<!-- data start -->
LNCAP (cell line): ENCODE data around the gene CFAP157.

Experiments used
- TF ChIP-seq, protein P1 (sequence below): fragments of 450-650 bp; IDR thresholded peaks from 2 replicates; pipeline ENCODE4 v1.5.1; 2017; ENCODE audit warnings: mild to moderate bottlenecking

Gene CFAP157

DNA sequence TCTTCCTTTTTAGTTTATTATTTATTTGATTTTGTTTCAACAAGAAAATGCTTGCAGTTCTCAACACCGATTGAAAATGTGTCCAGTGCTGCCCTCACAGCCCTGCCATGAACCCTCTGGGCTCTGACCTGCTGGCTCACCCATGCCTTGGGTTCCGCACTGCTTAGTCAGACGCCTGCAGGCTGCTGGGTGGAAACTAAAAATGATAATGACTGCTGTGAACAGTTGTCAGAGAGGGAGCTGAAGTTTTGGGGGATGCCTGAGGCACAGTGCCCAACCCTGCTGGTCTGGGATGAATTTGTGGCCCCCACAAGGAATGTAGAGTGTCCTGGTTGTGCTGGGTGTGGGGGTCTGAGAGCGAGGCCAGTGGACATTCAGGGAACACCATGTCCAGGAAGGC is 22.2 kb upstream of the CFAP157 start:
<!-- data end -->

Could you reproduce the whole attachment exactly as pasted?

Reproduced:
LNCAP (cell line): ENCODE data around the gene CFAP157.

Experiments used
- TF ChIP-seq, protein P1 (sequence below): fragments of 450-650 bp; IDR thresholded peaks from 2 replicates; pipeline ENCODE4 v1.5.1; 2017; ENCODE audit warnings: mild to moderate bottlenecking

Gene CFAP157

DNA sequence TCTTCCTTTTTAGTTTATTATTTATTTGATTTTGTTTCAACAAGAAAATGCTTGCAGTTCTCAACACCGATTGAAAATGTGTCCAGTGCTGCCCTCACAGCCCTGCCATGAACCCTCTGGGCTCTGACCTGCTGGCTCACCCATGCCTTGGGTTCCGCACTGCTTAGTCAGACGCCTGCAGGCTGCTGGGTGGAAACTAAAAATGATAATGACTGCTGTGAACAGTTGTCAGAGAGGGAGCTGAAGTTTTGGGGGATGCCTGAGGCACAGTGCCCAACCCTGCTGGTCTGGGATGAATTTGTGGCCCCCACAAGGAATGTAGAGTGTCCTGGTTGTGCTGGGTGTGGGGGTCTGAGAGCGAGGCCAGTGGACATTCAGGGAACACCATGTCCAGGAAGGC is 22.2 kb upstream of the CFAP157 start: